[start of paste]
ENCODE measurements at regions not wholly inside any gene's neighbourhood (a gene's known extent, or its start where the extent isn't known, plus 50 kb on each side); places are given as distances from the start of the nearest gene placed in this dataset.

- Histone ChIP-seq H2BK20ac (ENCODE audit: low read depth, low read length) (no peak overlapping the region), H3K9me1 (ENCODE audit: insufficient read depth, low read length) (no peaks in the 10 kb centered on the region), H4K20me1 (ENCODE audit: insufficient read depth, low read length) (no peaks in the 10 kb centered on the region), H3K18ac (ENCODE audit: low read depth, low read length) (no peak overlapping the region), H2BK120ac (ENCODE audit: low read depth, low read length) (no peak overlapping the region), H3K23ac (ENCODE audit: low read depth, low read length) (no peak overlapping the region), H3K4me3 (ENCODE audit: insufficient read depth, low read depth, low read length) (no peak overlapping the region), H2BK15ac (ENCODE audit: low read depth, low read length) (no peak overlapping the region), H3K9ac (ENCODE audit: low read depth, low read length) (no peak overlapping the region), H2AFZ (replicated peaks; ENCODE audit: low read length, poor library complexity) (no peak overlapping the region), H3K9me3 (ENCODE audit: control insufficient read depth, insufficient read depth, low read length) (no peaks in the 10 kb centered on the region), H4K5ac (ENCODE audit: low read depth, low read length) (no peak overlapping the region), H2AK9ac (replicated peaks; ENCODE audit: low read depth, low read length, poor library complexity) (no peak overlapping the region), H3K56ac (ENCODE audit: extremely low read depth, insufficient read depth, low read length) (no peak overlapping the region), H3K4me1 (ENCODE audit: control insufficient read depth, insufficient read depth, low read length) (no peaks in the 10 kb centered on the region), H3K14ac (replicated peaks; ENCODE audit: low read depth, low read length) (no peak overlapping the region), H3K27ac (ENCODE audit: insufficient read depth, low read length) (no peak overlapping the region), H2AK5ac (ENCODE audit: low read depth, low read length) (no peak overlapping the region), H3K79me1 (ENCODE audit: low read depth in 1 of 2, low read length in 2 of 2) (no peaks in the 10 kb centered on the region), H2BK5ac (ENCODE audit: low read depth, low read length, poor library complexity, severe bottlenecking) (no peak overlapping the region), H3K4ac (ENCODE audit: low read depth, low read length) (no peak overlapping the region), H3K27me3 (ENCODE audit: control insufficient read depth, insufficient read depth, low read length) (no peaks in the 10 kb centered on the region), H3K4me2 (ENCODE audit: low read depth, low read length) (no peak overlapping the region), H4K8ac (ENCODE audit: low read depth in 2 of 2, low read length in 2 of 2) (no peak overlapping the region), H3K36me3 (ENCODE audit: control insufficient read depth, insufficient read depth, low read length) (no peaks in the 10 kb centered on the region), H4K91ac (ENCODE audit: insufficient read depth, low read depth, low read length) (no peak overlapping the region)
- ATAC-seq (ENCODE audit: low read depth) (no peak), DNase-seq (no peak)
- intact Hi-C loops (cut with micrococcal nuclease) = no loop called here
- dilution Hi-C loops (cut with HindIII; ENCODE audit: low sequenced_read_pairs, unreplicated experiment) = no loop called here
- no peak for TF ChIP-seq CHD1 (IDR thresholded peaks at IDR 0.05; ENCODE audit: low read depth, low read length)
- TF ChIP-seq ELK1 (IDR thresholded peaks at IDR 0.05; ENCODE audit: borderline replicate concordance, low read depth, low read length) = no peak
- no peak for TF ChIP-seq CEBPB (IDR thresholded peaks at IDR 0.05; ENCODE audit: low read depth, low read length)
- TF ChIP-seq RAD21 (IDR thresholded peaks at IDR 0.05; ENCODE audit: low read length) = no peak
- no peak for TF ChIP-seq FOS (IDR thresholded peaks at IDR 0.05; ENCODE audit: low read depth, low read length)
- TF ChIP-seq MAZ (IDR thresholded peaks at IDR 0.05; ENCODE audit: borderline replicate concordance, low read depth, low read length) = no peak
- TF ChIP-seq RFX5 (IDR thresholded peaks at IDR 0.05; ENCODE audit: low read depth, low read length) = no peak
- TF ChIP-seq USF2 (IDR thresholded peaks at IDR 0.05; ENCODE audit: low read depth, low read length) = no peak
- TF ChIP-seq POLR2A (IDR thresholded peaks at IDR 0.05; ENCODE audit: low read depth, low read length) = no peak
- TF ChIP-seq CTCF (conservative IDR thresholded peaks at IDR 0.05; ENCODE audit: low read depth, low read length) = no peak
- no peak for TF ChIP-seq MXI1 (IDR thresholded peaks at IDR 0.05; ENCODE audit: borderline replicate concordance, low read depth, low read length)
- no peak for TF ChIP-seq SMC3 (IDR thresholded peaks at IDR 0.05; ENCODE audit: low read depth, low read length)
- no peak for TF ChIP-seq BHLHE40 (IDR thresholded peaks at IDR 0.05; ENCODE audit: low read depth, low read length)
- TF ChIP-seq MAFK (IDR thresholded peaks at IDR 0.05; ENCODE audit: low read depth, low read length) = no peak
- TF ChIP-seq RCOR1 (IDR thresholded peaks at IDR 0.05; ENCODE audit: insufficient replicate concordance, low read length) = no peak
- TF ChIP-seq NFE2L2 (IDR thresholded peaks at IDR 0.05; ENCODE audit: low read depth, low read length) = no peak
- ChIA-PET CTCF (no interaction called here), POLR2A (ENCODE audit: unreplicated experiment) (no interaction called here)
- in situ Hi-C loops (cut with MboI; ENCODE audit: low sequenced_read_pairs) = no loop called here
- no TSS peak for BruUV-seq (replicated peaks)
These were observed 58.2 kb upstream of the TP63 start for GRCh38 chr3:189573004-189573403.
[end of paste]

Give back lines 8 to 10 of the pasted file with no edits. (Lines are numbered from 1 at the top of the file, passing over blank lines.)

- no peak for TF ChIP-seq CEBPB (IDR thresholded peaks at IDR 0.05; ENCODE audit: low read depth, low read length)
- TF ChIP-seq RAD21 (IDR thresholded peaks at IDR 0.05; ENCODE audit: low read length) = no peak
- no peak for TF ChIP-seq FOS (IDR thresholded peaks at IDR 0.05; ENCODE audit: low read depth, low read length)